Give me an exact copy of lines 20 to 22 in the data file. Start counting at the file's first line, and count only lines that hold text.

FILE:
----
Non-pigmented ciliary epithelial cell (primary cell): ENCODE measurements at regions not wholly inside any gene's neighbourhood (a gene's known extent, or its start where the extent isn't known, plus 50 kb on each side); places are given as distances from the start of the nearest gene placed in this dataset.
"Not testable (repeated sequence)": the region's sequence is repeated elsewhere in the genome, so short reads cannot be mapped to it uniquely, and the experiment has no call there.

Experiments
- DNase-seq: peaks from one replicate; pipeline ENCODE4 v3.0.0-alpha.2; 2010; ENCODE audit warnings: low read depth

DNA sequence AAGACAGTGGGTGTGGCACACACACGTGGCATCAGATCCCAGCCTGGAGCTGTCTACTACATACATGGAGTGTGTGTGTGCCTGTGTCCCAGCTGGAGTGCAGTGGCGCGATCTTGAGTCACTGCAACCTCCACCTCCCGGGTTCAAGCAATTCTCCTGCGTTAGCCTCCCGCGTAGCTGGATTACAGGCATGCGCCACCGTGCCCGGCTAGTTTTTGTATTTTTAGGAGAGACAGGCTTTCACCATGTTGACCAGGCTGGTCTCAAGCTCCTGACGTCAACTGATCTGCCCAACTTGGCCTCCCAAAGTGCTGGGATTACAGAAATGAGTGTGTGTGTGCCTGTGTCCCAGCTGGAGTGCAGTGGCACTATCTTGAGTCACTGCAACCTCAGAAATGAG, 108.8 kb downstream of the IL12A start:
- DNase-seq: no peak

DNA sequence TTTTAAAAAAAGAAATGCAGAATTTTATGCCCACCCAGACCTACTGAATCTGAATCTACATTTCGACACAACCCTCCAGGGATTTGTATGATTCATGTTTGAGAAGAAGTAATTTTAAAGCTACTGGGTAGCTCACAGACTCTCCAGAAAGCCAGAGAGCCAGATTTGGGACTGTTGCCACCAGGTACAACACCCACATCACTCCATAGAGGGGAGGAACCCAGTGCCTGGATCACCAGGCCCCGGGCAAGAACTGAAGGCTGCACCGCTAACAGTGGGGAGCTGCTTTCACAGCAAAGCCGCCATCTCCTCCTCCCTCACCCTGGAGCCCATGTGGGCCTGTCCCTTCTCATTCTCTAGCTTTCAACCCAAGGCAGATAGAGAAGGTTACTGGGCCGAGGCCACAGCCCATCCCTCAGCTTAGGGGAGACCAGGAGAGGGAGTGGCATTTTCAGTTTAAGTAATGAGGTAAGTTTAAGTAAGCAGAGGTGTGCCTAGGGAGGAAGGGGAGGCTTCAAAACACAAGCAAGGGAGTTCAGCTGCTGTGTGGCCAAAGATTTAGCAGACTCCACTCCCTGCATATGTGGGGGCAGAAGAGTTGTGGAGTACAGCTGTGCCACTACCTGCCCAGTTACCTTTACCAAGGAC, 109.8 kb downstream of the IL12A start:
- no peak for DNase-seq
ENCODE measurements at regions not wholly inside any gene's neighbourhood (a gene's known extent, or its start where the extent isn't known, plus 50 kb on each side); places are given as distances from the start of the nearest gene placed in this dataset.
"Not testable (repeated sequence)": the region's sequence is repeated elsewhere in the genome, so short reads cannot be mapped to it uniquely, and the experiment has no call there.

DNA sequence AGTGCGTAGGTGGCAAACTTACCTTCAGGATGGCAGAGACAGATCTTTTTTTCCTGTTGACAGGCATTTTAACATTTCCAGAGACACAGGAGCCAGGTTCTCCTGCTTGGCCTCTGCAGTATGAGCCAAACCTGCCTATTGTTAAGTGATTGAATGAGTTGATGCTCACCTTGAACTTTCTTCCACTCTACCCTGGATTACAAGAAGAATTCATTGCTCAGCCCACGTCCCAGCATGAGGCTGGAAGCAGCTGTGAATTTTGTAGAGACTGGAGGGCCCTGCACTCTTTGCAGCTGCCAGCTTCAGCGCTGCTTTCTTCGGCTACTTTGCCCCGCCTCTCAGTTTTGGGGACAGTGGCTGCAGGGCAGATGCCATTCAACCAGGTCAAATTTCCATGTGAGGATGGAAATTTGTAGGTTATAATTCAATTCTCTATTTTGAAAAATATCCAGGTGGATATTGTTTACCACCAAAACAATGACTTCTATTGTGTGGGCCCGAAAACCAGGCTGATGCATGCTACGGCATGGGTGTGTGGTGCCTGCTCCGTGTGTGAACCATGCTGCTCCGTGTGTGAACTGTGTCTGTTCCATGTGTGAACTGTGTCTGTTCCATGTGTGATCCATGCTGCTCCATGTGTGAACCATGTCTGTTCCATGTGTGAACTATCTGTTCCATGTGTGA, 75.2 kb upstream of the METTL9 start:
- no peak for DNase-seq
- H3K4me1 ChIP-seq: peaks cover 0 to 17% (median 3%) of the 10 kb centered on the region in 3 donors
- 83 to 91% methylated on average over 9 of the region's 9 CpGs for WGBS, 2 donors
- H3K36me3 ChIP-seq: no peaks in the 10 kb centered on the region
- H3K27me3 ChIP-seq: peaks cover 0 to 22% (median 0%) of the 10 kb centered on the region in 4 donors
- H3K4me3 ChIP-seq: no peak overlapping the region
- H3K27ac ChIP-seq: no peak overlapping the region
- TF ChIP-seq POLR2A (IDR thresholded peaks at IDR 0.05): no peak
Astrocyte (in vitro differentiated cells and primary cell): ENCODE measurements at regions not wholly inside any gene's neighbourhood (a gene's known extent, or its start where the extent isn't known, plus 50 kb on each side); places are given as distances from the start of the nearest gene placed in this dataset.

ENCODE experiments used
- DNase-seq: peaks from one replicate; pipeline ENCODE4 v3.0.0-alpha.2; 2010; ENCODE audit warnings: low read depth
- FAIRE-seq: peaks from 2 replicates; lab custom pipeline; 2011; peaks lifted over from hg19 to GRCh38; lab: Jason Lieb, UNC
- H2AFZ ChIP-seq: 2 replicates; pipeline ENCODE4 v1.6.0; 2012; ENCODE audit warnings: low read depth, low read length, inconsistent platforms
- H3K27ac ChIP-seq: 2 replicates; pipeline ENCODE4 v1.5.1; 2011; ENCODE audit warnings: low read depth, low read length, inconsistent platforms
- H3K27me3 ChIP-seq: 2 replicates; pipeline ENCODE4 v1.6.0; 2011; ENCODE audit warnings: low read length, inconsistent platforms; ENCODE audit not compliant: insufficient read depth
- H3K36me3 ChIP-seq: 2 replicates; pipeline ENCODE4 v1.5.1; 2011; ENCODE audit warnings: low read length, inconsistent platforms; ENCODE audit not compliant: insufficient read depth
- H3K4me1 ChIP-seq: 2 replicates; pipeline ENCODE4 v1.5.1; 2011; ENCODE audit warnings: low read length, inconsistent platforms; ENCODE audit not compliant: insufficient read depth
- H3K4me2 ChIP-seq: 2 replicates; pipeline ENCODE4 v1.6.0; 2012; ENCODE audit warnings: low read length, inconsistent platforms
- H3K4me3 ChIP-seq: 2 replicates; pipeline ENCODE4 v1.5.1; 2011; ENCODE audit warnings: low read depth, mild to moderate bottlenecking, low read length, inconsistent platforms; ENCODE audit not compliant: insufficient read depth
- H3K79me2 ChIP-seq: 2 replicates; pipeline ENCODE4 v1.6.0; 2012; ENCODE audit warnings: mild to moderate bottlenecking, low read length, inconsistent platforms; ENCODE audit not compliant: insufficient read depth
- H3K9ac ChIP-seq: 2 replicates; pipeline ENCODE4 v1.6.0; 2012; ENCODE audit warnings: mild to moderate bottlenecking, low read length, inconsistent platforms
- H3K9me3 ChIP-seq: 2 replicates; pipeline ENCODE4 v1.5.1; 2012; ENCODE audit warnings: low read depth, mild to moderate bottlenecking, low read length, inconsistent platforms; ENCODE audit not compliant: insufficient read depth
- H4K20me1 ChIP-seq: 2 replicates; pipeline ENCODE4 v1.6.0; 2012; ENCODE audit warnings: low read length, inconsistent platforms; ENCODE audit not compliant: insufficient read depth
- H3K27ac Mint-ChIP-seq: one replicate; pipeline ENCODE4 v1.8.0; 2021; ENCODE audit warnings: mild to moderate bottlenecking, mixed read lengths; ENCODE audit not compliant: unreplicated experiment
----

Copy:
Astrocyte (in vitro differentiated cells and primary cell): ENCODE measurements at regions not wholly inside any gene's neighbourhood (a gene's known extent, or its start where the extent isn't known, plus 50 kb on each side); places are given as distances from the start of the nearest gene placed in this dataset.

ENCODE experiments used
- DNase-seq: peaks from one replicate; pipeline ENCODE4 v3.0.0-alpha.2; 2010; ENCODE audit warnings: low read depth